Math. You can vary the size or the rabbits to make a family and give a lesson in comparison...count cottonballs...or use the cottonballs as addition or subtraction tablets, so the child can concretely see how many are altogether. In our case, the gluing was as much as we could manage in a day!

Thursday, March 14, 2013



Masking tape is another cheap and  handy household item that can be used for a number of mapped out floor games.
A while back we used masking tape for a game of Walk the Line inspired by Montessori activities. http://mamadrool.blogspot.com/2012/06/walk-line.html 

Today we thought we would try a tiny game of good, old-fashioned Hopscotch. Technically hopscotch is played by tossing a stone to land in one of the number boxes, skipping that box as you hop and on your return, balancing on one foot as you retrieve your stone.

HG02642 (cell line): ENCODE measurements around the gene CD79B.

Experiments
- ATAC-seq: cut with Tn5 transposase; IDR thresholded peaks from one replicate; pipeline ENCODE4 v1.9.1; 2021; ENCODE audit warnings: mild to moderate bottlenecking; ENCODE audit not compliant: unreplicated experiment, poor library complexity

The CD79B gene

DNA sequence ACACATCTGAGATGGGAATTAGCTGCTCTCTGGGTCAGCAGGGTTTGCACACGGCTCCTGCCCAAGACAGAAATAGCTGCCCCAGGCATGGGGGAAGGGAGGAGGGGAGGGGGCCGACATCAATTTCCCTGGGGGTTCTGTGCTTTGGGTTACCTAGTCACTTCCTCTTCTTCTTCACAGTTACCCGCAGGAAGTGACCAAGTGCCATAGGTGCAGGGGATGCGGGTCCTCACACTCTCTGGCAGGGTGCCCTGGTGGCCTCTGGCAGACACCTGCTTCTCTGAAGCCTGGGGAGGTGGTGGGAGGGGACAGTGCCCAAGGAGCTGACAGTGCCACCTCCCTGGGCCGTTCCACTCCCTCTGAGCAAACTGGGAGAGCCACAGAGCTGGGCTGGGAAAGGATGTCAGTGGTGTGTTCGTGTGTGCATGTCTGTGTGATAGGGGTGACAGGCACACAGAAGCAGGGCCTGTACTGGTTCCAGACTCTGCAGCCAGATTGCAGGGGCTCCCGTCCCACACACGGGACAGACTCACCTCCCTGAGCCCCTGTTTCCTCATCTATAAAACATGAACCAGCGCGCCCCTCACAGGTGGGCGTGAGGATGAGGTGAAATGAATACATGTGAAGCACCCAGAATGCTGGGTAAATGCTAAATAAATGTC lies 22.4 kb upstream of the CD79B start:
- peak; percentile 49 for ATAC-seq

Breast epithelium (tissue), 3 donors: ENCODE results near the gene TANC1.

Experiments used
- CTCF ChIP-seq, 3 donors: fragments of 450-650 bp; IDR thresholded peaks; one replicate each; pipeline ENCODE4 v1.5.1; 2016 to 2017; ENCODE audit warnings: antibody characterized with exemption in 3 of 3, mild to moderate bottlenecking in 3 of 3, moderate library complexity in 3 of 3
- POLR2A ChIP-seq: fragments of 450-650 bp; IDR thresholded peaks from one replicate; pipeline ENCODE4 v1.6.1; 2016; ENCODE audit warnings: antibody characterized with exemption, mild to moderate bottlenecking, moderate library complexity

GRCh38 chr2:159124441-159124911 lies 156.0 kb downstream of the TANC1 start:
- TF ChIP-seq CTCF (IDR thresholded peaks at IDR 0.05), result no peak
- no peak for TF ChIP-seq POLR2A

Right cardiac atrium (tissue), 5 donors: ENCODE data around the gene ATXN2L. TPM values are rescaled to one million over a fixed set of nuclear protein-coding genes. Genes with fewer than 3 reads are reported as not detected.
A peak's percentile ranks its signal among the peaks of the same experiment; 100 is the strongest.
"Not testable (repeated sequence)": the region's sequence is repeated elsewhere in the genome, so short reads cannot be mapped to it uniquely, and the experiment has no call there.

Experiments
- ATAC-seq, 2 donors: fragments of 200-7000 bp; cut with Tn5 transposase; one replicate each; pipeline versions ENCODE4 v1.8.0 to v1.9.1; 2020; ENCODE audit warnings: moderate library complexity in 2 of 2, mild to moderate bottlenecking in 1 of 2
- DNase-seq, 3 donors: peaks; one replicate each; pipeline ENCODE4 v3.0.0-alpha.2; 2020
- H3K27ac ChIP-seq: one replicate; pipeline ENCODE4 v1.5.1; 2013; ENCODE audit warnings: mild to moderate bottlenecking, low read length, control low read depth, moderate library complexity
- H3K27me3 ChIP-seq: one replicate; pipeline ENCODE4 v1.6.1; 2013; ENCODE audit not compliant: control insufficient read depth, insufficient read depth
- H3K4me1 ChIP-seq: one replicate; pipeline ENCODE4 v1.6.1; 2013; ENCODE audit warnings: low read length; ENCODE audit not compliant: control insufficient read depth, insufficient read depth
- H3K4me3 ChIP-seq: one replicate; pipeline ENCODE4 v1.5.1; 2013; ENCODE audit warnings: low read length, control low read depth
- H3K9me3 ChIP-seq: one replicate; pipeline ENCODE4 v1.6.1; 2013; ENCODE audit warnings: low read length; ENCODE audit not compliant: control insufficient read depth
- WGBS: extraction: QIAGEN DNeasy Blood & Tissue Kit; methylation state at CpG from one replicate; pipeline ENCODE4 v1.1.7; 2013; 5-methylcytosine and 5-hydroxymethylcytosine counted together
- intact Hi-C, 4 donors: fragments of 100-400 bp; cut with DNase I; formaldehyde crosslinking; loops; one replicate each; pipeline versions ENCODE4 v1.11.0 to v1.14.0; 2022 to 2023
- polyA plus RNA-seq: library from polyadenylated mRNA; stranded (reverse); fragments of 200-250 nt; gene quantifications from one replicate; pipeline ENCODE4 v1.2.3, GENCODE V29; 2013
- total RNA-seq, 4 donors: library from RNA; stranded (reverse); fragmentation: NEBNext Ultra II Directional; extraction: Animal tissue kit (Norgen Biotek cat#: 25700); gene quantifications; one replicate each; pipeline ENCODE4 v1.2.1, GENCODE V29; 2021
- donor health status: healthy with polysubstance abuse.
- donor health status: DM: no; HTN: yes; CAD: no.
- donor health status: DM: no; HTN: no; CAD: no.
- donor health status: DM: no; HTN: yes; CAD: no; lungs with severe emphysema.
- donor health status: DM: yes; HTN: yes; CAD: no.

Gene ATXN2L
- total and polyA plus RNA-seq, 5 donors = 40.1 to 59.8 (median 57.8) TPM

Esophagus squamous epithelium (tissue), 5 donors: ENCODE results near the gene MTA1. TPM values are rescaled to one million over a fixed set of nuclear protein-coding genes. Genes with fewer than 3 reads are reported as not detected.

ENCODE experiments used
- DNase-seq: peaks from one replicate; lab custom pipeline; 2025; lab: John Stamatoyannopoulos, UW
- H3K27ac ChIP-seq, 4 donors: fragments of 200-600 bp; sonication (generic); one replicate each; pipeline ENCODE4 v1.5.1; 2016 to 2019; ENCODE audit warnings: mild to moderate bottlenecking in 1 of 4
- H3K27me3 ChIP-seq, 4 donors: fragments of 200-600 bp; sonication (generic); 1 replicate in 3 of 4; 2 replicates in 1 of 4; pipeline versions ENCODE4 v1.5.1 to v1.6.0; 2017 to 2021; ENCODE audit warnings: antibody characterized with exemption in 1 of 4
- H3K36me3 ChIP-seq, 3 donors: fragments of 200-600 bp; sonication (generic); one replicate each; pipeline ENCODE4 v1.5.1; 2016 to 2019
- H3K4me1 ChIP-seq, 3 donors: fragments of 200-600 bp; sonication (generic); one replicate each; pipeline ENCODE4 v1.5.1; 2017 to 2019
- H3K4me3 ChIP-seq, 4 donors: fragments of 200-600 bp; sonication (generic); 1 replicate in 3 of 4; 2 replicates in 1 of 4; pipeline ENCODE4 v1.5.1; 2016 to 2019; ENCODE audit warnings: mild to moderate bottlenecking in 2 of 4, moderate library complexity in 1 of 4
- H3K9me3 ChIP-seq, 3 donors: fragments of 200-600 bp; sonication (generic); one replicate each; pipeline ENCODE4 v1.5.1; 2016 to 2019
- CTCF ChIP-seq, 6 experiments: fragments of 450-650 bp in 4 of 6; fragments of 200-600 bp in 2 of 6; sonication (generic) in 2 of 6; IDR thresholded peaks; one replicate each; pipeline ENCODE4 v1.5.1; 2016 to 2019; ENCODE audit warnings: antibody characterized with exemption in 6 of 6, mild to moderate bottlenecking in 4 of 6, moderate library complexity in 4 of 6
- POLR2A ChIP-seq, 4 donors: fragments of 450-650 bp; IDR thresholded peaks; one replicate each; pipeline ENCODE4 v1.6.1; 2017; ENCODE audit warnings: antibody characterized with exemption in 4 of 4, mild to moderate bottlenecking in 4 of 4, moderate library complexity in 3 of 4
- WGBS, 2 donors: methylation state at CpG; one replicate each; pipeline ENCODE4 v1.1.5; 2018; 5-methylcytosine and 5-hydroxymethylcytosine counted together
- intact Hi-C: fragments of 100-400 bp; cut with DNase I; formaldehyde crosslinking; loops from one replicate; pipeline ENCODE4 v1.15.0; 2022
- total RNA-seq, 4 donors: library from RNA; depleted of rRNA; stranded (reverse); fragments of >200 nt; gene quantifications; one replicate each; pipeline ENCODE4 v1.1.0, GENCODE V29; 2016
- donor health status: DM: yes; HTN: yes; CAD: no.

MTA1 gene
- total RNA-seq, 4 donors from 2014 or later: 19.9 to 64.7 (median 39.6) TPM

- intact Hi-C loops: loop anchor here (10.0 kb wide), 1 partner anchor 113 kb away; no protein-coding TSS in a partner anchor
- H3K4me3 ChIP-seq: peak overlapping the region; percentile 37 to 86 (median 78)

That is not how our version went this morning;)

O was happy to help me figure out which numbers belong in which boxes (we started with a simple 1-5 version) as I mapped out the tape. I brought out a soft ball for throwing and did a little demo.
O then took her turn, "jumping into the water like Dorge."
"Who is Dorge?" I asked.
"Dorge from the book." she said matter-of-factly, as she continued to "splash" into the water (number boxes) and ask that I dry her off.

I forgot we read Curious George, the original version, yesterday, where George flips overboard the boat and needs to be rescued by sailors.

And so went our game of Hopscotch.

Daddy Up's the Ante. Adding Roman Numerals brings a bit of a twist. Thanks Daddy!

Wednesday, March 13, 2013


 This is my local diner's waitress.

She serves only ice cream (so she tells me), but she still writes down my order.

Messy Bathtime

Bathtub Palette

A while back, our dear friends in Shanghai allowed our girls to get messy in their bathtub with paints. The girls had a great time..and the clean up was, umm, kind of easy.

Yesterday, I found a recipe for bathtub paints and spiced up our nighttime wash-down! My recipe turned out horrible! (surprise!) other than the fact that it was so thick, O couldn't spill the paints when she dumped the container upside-down. That was handy!
Today I found a different recipe http://www.theidearoom.net/2009/02/bath-tub-paints.html that we will try once we finish up yesterdays batch.